PERIOD ENDING 26-Sep-09 27-Jun-09 28-Mar-09 27-Dec-08
    Total Revenue 1,396,000 1,184,000 1,177,000 1,227,000
    Cost of Revenue 811,000 743,000 666,000 1,112,000
    Gross Profit 585,000 441,000 511,000 115,000

    NVidia
    PERIOD ENDING 25-Oct-09 26-Jul-09 26-Apr-09 25-Jan-09
    Total Revenue 903,206 776,520 664,231 481,140
    Cost of Revenue 511,423 619,797 474,535 339,474
    Gross Profit 391,783 156,723 189,696 141,666

    Not looking so good for the "winner of the generation", though. As for the die size and product distribution, all I'm looking at is the retail video card offer, and every price bracket I choose have both NVidia and AMD in it.
    Reply
  • knutjb - Wednesday, January 20, 2010 - link

    You missed my point. I wasn't talking about AMD as a whole I was talking about ATI as a division within AMD. If a company bleeds that much and still survives some part of the company must be making some money and that is the ATI division. ATI is making money. Your macro numbers mean zip.

    The model ATI is using is putting out competitive cards from a company, AMD, that is bleeding badly. What generation card is easier to sell the new and improved one with more features, useful or not, or the last generation chip?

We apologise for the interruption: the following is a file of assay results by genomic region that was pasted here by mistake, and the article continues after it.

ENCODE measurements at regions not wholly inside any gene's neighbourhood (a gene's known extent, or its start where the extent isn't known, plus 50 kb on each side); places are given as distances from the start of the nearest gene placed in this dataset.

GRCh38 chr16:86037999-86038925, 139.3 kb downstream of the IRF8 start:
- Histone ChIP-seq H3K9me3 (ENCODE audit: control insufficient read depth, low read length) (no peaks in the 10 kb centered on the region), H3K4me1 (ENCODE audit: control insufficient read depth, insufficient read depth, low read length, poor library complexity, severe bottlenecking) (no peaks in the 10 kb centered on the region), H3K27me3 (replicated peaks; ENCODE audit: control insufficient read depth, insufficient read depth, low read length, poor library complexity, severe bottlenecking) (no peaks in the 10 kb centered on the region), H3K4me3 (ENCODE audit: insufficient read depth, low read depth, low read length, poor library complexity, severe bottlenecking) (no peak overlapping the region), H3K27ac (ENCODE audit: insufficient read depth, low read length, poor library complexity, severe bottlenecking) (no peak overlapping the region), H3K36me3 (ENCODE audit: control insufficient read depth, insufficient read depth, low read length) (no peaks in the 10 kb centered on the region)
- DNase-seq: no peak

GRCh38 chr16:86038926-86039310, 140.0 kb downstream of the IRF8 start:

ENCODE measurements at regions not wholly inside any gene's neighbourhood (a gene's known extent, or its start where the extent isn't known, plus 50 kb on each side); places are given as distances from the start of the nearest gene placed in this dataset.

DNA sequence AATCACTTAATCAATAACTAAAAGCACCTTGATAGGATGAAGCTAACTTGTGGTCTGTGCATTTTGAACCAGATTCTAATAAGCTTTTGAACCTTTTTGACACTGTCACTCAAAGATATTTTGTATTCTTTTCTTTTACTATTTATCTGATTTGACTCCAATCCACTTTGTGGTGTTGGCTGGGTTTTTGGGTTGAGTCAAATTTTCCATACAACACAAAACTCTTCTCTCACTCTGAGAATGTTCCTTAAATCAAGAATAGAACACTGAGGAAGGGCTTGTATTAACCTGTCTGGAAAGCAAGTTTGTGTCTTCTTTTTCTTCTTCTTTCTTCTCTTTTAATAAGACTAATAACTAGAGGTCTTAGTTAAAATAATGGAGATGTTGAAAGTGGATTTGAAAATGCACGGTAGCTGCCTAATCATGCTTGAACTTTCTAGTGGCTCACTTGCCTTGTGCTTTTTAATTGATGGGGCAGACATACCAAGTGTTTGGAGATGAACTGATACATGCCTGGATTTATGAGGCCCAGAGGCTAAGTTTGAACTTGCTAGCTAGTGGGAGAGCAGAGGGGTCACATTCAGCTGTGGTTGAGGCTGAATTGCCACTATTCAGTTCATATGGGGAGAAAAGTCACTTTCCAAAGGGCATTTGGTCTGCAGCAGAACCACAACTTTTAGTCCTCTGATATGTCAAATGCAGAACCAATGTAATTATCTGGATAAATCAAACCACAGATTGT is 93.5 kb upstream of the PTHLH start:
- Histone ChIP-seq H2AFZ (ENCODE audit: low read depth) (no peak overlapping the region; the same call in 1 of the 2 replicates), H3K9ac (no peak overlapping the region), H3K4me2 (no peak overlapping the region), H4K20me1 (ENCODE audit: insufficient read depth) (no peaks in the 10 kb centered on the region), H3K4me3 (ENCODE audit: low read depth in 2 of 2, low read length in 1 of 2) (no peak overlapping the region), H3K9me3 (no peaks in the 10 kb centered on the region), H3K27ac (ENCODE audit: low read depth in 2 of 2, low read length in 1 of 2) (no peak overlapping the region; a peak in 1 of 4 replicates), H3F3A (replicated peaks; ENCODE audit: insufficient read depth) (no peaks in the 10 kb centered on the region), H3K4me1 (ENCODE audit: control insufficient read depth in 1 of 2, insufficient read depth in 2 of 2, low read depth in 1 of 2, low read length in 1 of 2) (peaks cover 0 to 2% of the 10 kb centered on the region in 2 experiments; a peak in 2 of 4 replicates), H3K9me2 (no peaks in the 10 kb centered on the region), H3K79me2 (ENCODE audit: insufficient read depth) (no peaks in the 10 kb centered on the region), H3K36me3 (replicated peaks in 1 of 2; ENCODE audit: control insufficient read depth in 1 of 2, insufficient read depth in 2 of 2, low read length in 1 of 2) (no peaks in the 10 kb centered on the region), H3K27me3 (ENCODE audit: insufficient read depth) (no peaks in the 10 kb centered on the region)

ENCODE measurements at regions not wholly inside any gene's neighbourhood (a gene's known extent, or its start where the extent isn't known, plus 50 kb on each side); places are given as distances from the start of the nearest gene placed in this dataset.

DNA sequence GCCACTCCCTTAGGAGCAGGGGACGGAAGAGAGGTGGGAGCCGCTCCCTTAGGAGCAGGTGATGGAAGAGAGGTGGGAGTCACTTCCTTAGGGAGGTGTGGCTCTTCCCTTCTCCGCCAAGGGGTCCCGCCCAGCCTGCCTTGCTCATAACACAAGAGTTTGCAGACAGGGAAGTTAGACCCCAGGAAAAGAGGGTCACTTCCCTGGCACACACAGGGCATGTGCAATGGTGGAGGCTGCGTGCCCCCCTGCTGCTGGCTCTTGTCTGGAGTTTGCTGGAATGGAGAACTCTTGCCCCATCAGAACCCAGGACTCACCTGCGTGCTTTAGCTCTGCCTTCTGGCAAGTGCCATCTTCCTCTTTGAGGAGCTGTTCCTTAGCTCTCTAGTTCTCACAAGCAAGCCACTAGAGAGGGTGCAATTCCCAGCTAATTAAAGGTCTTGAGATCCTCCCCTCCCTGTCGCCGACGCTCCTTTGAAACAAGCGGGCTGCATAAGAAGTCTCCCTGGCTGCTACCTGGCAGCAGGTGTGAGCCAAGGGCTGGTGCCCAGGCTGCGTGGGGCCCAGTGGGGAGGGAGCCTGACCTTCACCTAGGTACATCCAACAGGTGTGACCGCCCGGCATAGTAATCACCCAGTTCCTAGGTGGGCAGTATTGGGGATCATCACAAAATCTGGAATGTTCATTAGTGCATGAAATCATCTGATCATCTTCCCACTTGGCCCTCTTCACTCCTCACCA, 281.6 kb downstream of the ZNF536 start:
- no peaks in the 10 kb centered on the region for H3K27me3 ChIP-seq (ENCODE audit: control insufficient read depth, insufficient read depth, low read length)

Reply
  • beck2448 - Tuesday, January 19, 2010 - link

    Those numbers are ludicrous. AMD hasn't made a profit in years. ATI's revenue is about 30% of Nvidia's. Reply
  • knutjb - Monday, January 18, 2010 - link

    ATI is what has been floating AMD with its profits. ATI has decided to make smaller incremental developmental steps that lower end production costs.

    Nvidia takes a long time to create a monolithic monster that required massive amounts of capital to develop. They will not recoup this investment off gamers alone because most don't have that much cash to put one of those cards in their machines. It is needed for marketing so they can push lower level cards implying superiority, real or not, they are a heavy marketing company. This chip is directed at their GPU server market and that is where they hope to make their money hoping it can do both really well.